This Wednesday 24, 2017, I made my time, with my fellow 14 Journalists, to visit farmers in the Southern Province’s Kamonyi District. My focus was to see how farmers are ready for agriculture transformation—through application of various good farming techniques so as to improve yields.
We arrived in Rukoma sector, Remera Cell at around 11:17am, where some 37 farmer-promoters we were supposed to meet were in a group with a dynamic mood. After introducing ourselves to them, they took us to their cassava plantations in order to provide us with information on farming practices, after which we had a fruitful exchange.
[Photo] Farmer-promoters welcoming us
Emmanuel Rukundo, the President of those farmers, grouped in a cooperative, told us how they initiated that idea consisting of supporting farmers to advance their agricultural activities.
"After gaining from training as farmer promoters, we decided to start our farming-based cooperative, and we currently have this one-hectare cassava plantation," he said pointing out that they need to expand their farmland and activities this farming season.
"On my side, I was a motorist, I now have driving license in my pocket, I decided to leave such business and turn my focus onto farming activities. I realised how it is more profitable than what I used to do," he added.
[Photo] Mr. Rukundo is no longer Motorist, but a farmer
Saidath Kankundiye, the member of the same cooperative, told us how they significantly improved their agricultural practices to become more productive as we also witnessed.
They also told us how at the end of this year, they are planning to be having equipment for small scale irrigation as means to ensure their resilience against climate change. However, they expressed that Effective irrigation is not easy, but possible because the Ministry of Agriculture and Animal resources provide subsidy of 75% on needed facilities.
"I have a piece of land as large as 2a near my house. Before the training, I used to grow many crops including maize, beans, and potatoes all mixed together. As a result, I produced for only household consumption, but after being trained, for example, the previous season I decided to grow only maize and I produced 120 kilogrammes in which I took 80Kg to the market and reserved 40Kg for family consumption. I can’t now buy cassava flour,“ she said.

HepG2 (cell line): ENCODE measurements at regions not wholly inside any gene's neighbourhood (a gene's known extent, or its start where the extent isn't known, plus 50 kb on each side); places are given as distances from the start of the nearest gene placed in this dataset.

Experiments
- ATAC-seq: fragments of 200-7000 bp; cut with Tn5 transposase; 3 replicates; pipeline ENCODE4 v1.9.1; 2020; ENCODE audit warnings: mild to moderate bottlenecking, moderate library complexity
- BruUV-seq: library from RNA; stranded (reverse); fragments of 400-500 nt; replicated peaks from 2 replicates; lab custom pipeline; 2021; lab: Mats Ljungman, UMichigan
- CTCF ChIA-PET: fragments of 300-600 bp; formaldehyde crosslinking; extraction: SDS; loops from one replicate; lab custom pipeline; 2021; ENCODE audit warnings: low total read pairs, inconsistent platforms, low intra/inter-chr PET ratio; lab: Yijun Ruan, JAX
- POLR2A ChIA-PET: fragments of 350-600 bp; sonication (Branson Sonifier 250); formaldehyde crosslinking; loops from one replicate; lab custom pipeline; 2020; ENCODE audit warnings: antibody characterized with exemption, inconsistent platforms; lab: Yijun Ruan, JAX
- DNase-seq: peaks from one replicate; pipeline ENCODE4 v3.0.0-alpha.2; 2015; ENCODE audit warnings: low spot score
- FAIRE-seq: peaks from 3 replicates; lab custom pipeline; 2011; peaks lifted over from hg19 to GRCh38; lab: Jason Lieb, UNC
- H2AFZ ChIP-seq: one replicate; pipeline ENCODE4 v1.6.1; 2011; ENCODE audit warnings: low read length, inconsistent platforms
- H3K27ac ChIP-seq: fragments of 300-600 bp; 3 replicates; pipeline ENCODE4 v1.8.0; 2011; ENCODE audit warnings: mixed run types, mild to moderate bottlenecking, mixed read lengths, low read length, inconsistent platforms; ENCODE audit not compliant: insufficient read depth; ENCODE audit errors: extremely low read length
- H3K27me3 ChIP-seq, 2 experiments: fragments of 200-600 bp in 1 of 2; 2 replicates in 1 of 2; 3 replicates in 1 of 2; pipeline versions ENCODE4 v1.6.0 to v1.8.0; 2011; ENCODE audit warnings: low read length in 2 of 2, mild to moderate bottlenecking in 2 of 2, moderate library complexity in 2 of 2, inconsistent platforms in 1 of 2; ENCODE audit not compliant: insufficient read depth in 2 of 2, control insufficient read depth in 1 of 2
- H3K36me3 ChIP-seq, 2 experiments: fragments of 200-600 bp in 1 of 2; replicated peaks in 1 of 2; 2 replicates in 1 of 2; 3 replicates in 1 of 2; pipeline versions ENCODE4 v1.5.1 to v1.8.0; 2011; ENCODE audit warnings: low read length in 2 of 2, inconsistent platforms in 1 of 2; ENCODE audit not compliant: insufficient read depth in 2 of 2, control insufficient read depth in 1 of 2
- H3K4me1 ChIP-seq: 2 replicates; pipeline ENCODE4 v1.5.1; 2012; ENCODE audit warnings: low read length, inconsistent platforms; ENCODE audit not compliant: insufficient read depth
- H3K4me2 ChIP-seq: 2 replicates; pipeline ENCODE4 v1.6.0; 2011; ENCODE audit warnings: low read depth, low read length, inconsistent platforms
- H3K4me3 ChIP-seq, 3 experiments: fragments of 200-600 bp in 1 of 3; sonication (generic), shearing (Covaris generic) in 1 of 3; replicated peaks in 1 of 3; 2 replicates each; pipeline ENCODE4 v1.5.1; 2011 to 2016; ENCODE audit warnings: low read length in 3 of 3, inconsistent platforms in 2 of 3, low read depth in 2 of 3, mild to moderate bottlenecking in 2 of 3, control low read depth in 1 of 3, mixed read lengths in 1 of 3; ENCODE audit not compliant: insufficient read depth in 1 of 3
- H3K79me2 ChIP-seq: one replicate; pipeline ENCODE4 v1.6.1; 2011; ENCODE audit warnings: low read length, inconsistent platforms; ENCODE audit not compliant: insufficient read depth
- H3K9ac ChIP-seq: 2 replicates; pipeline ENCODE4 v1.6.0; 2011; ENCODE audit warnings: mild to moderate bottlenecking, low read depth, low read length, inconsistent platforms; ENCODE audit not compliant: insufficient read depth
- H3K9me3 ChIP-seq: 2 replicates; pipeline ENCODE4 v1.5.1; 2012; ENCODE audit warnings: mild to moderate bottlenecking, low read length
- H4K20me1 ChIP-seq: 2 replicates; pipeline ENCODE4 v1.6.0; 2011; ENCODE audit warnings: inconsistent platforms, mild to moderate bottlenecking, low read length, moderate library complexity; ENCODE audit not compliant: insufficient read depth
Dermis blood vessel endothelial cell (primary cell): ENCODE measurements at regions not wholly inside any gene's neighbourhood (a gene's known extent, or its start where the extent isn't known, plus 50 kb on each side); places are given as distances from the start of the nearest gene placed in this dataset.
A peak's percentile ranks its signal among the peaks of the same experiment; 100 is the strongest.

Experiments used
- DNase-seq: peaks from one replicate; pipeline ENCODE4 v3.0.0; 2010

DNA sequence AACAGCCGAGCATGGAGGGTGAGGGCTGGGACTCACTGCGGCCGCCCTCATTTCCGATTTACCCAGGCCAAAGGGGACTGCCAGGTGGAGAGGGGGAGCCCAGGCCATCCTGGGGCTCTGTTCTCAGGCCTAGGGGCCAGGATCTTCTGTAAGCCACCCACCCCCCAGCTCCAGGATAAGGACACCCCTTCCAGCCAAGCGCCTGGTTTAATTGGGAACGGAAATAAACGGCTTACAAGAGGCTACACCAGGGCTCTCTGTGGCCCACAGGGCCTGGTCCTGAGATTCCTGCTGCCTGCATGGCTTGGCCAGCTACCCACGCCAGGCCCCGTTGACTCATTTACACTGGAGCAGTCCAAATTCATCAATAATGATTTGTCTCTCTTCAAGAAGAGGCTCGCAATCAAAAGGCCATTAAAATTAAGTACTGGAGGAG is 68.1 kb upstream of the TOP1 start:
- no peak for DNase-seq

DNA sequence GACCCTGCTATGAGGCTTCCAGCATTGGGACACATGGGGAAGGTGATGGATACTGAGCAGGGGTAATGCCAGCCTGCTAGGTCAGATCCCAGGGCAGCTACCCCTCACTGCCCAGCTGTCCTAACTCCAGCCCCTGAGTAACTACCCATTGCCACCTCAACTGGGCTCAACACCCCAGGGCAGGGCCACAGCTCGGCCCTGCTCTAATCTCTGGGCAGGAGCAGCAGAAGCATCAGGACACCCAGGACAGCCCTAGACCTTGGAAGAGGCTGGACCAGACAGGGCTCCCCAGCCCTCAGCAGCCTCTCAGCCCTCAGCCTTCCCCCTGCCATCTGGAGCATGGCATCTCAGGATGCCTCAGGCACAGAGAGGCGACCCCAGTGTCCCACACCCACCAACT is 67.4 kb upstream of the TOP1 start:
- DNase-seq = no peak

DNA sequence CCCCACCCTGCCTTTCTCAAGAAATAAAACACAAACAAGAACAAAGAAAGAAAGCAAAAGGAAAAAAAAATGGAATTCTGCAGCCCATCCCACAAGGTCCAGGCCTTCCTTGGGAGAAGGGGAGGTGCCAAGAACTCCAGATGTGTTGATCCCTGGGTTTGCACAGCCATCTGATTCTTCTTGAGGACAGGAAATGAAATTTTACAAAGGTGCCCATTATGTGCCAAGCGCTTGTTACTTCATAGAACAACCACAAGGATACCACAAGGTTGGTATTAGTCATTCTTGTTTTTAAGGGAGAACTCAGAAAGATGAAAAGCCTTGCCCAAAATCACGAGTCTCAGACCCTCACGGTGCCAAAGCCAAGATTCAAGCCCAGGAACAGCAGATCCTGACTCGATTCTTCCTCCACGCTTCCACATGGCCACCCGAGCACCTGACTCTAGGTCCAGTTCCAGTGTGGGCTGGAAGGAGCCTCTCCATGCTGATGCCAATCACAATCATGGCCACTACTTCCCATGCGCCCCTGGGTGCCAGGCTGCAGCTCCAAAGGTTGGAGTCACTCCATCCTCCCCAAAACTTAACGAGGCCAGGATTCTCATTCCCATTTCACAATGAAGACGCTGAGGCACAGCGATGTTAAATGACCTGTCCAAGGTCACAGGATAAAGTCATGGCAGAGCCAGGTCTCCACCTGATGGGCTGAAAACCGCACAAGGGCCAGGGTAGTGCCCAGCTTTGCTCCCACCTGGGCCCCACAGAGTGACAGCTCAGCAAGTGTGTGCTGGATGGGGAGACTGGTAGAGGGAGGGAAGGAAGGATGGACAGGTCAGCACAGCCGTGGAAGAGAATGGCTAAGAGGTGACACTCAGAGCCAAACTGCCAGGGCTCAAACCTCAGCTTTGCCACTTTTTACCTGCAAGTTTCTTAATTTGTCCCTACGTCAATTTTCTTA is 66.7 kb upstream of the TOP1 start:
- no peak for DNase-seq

After an hour of a helpful conversation, we shifted to Buguli cell—not a short distance because we arrived at 1:00pm—to visit another farmer. We met Mrs Josephine Mukansine at his residence where she owns 1.70 ha of banana plantation.
As we departed to this farmer’s residence, the Sector Agronomist, who was together with us, called the farmer by phone to remind him well where her activities are located. It seems like he was not getting well the direction, which shows a weak collaboration between farmers and technicians in charge of agronomic services.
At arrival, she shared with us some experience on how agriculture transformation is possible, but underscored that it needs investment of time, money and efforts.
[Photo] Mrs. Mukansine in her banana plantations
My final destination was at Mwirute Cell of the same Kamonyi district where I arrived at 2:00pm. There, we met a big farmer and investor, Mr. Jean de Dieu Uwimpuhwe with 2ha having 1,650 banana which are still in an early growth.
Mr. Uwimpuhwe started the implementation of his project at the end of last year, he planned to gain from sale of banana harvest, and banana sucker multiplication using his green houses.
Now his project is worth Rwf35 million. He is now employing 8 permanant people, and more than 80 temporally employees. Lesson to learn from this farmer is to take time before practicing any farming activity, plan for it and have a vision, then invest because "Every good production require investment".
[Photo] Mr. Uwimpuhwe has also planned for irrigation system for his banana plantations
My beautiful day with farmers ended at 3:25pm, and my lesson learnt is this: "Farmers we met have some experience on farming activities, but, their knowledge on the Ministry’s vision and new technologies is still moderate, especially for small scale farmers; they only need frequent consultations by agriculture technicians from grassroots to the highest level in order to maximise farm yields".